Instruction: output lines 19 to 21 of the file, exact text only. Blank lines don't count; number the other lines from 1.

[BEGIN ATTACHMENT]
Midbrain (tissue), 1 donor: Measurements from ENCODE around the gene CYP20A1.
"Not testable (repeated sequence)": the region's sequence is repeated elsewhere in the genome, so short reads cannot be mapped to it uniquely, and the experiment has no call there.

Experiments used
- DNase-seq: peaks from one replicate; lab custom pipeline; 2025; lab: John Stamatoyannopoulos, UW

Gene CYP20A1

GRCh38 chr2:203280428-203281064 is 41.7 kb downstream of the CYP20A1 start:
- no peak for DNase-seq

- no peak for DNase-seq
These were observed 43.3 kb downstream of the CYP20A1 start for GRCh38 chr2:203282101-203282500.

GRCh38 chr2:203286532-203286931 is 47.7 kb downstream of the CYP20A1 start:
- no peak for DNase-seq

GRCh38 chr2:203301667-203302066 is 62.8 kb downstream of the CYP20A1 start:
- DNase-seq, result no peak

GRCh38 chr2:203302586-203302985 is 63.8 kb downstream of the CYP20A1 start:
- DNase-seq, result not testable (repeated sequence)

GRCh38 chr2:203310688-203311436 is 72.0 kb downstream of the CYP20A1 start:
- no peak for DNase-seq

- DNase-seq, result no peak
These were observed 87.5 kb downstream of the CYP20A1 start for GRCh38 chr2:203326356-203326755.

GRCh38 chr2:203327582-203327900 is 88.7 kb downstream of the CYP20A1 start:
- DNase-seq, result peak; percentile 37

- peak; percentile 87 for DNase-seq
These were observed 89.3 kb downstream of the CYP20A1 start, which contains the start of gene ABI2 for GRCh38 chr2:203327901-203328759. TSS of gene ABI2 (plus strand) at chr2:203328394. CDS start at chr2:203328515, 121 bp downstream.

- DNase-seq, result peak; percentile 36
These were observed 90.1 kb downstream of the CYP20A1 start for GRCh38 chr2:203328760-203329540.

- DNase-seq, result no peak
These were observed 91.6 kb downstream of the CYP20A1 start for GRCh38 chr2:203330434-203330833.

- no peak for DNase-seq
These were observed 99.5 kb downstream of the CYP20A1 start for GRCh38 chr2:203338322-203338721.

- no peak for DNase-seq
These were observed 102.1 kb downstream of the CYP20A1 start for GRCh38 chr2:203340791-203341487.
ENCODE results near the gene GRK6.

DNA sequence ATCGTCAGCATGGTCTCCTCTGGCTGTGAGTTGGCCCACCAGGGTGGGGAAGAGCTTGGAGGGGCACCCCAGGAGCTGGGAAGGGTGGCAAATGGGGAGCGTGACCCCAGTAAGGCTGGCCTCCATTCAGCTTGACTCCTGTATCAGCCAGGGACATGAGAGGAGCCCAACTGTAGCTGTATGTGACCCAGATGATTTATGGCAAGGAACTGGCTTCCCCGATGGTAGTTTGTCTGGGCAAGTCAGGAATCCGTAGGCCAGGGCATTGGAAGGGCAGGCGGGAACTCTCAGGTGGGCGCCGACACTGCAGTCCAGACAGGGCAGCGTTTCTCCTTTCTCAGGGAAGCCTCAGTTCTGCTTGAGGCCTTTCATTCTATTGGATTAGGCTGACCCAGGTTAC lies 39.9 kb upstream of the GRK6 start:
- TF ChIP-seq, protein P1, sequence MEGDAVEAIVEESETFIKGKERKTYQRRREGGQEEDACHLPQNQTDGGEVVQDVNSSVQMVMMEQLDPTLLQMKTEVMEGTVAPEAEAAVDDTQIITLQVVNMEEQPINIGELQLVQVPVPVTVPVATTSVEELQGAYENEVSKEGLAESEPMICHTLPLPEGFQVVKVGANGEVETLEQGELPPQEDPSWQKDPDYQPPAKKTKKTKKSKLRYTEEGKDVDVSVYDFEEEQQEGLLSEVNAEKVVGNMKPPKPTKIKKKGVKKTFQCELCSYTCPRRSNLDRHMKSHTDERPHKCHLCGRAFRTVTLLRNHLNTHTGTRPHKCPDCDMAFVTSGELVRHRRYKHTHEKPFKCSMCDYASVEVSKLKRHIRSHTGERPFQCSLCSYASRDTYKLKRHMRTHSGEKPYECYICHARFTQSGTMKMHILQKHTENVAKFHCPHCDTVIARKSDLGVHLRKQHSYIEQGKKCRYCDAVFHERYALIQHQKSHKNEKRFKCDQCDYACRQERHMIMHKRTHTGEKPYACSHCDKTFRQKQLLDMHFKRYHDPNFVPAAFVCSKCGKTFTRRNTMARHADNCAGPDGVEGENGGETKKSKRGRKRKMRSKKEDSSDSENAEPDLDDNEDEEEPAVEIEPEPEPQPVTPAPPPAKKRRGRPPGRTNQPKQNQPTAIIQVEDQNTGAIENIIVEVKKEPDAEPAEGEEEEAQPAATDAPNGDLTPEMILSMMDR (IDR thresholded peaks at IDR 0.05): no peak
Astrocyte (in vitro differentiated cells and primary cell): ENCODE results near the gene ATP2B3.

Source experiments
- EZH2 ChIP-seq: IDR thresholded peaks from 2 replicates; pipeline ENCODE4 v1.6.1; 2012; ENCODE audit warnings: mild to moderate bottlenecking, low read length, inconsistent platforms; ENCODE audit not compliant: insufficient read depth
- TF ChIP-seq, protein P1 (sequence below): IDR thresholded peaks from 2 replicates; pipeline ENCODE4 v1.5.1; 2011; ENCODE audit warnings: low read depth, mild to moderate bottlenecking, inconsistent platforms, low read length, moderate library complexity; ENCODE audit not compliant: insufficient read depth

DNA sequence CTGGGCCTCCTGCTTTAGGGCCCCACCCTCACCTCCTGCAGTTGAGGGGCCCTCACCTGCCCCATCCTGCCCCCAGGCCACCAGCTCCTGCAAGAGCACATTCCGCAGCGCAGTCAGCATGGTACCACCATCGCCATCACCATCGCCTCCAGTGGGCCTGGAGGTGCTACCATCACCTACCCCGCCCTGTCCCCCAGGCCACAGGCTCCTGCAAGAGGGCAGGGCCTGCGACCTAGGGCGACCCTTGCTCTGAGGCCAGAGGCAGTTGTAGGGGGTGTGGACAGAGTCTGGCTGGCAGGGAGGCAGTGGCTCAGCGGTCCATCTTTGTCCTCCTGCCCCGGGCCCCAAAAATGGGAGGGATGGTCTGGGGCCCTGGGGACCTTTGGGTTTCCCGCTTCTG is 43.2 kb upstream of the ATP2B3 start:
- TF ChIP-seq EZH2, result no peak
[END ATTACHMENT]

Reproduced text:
These were observed 87.5 kb downstream of the CYP20A1 start for GRCh38 chr2:203326356-203326755.

GRCh38 chr2:203327582-203327900 is 88.7 kb downstream of the CYP20A1 start:
- DNase-seq, result peak; percentile 37